With the completion of the transcontinental railroad and the growth of the shipping industries in San Francisco and San Diego, the demand for Mexican vaqueros and Anglo-American cowboys dwindled. While most Anglo-American cowboys were well-paid and able to purchase land to farm, or open businesses when their cowhand services were no longer needed, Mexican vaqueros weren’t as lucky. Discriminatory laws prevented them from owning property and having the same opportunities to transition into new industries. 

A number of the vaqueros in California headed north to help settle the Pacific Northwest. Many others found work as farm laborers and became an essential part of California’s agricultural industry. Mexican migrant labor continues to be the backbone of agribusiness in the state to this day. 

Of the remaining vaquero population, some found work in a new form of entertainment born from post-expansion romanticism, called the “Wild West Show.” Entertainers such as Wild Bill Cody toured the country with a variety of performers whose acts revolved around various aspects of frontier and cowboy life. Sharpshooters like Annie Oakley, cowboys like Will Rogers, Bill Pickett, and Pawnee Bill, and other skilled shooters and riders like Calamity Jane, Tilly Baldwin, and Geronimo were part of Wild Bill’s famous touring show, performing all over the United States and Europe until the 1920’s. Both on stage and behind the scenes, Mexican vaqueros were a fundamental part of the cowboy entertainment industry. Their riding and roping skills were in high demand as they trained performers, worked as extras, and starred in their own productions.

By the end of the 1920s, the touring wild west shows had lost their popularity with American audiences. Television westerns, dubbed “horse operas,” sated America’s obsession with tales of the old west instead. The cowboy entertainment industry found itself at a turning point, it needed to find a new way of attracting an audience to stay alive. Once again, the vaquero culture would come to the rescue.

It was common for vaqueros to engage in friendly competition with each other as a way to pass the time and blow off steam during and after long rides. The men would challenge each other’s riding and roping skills for money and bragging rights. These competitions became the foundation of the modern rodeo, and many of them are still part of today’s competitive rodeo events.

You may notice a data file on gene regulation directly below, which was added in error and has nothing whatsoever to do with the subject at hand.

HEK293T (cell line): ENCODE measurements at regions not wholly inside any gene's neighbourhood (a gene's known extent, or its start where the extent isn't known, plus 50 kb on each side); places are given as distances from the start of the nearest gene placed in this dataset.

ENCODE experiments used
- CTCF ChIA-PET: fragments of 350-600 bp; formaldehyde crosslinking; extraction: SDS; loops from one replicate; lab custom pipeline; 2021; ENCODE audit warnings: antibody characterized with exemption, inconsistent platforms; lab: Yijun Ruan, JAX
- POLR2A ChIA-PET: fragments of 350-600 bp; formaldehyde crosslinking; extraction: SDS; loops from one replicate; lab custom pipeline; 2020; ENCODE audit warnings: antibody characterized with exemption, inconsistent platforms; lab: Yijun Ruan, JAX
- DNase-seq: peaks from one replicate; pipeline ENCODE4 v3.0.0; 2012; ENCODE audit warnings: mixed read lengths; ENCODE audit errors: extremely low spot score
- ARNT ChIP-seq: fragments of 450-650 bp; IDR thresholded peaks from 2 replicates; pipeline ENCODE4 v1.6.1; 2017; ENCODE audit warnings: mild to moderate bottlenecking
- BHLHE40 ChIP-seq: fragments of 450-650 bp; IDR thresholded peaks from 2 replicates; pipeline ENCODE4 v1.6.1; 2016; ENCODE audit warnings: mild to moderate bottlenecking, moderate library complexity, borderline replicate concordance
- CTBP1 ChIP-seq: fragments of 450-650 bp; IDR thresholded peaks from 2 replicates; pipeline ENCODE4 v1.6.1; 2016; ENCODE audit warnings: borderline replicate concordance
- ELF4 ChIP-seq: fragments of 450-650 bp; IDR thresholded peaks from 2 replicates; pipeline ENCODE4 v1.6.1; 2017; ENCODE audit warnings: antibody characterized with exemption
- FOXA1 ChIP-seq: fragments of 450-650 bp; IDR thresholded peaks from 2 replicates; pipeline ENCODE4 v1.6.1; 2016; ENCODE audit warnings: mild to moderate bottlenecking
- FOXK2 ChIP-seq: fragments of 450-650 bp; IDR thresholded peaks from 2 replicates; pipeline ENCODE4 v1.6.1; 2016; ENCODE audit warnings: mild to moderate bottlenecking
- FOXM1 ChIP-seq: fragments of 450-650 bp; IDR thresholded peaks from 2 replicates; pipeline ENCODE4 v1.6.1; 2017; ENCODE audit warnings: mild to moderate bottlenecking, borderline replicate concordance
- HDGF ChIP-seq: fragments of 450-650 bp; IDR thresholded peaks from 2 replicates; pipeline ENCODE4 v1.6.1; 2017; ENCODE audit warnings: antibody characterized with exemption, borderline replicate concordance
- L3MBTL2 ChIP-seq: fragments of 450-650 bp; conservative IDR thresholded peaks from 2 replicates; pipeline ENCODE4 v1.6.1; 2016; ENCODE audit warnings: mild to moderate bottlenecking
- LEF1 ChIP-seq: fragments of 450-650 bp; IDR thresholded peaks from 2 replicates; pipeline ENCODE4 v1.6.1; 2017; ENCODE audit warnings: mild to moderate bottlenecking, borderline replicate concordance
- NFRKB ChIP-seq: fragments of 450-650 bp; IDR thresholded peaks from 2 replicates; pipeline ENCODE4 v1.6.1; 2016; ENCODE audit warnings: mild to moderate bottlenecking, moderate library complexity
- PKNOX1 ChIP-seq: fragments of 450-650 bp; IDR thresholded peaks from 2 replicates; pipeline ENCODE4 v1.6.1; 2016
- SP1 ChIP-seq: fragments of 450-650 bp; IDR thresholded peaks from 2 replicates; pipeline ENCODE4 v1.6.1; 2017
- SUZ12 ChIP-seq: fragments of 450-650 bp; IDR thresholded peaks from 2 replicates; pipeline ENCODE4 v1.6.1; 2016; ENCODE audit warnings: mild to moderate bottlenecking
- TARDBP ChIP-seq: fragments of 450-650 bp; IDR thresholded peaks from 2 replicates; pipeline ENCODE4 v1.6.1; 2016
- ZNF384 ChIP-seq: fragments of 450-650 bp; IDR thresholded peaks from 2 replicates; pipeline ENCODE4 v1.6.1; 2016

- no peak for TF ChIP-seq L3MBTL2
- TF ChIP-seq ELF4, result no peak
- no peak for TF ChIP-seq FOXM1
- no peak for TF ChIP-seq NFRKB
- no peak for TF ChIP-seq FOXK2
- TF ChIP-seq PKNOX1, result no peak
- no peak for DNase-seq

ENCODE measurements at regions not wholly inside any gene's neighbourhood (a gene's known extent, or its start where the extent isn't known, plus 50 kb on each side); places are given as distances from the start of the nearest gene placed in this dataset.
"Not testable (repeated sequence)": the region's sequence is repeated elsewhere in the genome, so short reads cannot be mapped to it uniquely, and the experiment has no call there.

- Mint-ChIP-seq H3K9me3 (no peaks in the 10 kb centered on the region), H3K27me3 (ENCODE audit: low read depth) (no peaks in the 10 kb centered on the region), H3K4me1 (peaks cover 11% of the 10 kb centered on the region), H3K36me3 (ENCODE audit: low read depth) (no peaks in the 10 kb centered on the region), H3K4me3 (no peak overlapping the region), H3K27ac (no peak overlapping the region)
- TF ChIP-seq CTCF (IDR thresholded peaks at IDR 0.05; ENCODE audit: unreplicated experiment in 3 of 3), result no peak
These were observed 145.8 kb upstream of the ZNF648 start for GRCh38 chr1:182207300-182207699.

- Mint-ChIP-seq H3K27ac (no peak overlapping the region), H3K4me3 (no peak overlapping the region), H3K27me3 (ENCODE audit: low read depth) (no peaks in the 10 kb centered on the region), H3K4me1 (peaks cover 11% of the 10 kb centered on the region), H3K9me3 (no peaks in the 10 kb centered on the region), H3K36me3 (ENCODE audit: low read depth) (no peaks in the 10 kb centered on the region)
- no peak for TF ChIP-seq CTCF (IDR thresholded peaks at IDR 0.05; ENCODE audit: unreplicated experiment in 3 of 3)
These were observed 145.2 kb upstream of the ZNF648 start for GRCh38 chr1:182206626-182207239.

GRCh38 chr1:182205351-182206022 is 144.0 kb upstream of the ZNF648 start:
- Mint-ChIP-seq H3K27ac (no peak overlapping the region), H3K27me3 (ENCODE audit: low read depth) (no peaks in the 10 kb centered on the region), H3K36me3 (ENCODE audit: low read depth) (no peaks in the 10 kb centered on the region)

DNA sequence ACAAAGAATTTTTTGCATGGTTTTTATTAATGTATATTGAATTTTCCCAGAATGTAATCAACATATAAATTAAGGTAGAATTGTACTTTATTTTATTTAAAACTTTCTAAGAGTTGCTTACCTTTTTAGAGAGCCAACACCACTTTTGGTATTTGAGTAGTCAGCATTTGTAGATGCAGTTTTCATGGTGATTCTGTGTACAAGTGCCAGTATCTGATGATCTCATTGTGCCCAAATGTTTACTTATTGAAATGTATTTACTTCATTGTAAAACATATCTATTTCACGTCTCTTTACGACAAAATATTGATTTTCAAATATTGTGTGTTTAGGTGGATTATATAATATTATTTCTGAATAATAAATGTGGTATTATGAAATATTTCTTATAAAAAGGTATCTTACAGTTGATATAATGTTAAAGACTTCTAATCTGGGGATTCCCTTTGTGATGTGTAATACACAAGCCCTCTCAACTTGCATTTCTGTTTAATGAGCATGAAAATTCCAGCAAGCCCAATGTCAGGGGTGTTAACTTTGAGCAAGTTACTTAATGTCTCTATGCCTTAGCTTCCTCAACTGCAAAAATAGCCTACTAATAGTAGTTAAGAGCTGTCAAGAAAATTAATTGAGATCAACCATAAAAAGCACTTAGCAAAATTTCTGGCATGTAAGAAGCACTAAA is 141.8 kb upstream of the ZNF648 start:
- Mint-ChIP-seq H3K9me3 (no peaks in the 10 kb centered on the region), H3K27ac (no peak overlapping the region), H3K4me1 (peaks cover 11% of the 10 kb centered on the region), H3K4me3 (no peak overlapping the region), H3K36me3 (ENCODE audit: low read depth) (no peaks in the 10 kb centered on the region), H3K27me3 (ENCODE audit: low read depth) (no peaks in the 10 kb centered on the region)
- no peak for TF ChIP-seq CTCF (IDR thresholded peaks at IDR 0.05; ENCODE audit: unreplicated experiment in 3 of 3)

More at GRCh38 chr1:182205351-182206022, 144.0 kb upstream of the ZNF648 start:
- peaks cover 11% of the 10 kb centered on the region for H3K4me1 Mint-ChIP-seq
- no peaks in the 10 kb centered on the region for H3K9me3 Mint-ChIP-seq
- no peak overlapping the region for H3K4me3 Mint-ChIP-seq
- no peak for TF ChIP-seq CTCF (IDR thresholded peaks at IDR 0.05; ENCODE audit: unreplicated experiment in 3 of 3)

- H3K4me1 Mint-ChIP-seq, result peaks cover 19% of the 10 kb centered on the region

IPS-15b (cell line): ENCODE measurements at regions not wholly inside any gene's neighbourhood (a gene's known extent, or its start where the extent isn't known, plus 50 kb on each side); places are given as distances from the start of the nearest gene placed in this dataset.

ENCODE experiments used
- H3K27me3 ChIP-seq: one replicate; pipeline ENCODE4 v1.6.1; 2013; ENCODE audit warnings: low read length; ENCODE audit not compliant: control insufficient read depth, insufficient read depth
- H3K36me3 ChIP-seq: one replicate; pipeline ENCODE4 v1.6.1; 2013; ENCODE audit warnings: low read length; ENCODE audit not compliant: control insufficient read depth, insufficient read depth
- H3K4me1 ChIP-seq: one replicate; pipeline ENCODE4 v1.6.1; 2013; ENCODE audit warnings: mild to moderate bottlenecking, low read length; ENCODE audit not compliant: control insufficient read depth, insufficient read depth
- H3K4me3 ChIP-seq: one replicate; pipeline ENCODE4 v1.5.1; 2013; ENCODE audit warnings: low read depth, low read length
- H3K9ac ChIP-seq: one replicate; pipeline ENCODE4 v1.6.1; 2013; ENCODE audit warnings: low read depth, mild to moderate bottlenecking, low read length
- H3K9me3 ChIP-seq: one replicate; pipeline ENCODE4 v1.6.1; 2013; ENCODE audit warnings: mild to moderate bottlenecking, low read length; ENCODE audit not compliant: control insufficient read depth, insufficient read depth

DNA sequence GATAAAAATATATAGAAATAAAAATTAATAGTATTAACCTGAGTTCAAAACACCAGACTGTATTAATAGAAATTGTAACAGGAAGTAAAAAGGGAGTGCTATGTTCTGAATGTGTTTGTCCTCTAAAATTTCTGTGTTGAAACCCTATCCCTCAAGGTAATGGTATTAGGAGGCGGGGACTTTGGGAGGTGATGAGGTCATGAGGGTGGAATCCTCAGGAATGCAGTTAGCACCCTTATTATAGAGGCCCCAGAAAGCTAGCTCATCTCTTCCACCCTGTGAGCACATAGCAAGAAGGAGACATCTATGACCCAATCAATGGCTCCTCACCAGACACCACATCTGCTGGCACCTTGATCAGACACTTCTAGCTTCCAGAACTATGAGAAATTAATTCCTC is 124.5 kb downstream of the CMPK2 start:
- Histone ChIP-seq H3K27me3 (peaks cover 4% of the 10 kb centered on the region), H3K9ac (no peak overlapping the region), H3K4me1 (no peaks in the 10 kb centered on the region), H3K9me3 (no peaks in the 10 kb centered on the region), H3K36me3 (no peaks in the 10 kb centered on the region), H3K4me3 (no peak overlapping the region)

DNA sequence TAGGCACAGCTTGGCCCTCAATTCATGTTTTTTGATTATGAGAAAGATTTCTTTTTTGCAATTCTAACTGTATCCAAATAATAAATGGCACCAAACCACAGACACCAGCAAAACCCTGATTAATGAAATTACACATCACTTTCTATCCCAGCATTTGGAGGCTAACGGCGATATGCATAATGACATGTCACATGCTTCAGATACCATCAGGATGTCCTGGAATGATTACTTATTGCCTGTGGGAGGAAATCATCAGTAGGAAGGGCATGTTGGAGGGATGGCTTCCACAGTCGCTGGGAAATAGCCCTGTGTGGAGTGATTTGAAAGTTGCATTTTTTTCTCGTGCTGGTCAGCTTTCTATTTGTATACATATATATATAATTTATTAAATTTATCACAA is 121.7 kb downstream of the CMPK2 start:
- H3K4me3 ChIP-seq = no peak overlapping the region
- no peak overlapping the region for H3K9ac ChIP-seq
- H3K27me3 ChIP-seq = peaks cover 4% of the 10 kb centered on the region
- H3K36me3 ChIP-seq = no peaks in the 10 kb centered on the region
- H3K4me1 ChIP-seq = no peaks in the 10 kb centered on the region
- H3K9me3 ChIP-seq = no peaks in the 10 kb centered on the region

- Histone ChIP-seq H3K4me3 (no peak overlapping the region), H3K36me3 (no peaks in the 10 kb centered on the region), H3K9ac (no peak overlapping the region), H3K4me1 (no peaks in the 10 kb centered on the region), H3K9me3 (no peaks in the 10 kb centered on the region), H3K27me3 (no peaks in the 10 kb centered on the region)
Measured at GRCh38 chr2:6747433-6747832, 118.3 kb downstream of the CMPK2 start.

Despite the importance of vaquero culture to the cowboy/western entertainment industry, vaqueros themselves were omitted and whitewashed, particularly in Hollywood, where cowboys were exclusively portrayed by white men and both Mexicans and Native Americans were vilified as bandits and savages. Despite their marginalization in pop culture, vaqueros continued to be essential to both entertainment and agriculture. The horse riding skills of the vaquero, including the use of horse bits and the braided lasso (from the Spanish lazo, meaning “rope”), are still fundamental to modern riding and roping training. Likewise, vaquero ranching techniques are employed by modern cowhands around the world.

For as long as a cattle industry exists in America, the vaquero legacy will endure. Everything from saddles and chaps (from chapperas, meaning “leather leggings”), to the practice of roping horses, to the use of spurs and branding, and even the existence of rodeos as we know them today, all come from the vaquero culture. Many California missions, including Mission San Juan Batista, honor vaquero cultural history with displays, while touring events like Fiesta Del Charro bring the traditional Mexican rodeo experience to California state fairs and festivals. 

Still, there’s nowhere else that showcases just how much the vaquero legacy has endured like the modern rodeos that continue to tour the US. From the competitive events and the equipment used, even to the clothes the cowboys wear, vaquero culture is the heart of modern rodeo – which beats as strong today as it did during California’s infancy and the dawning west.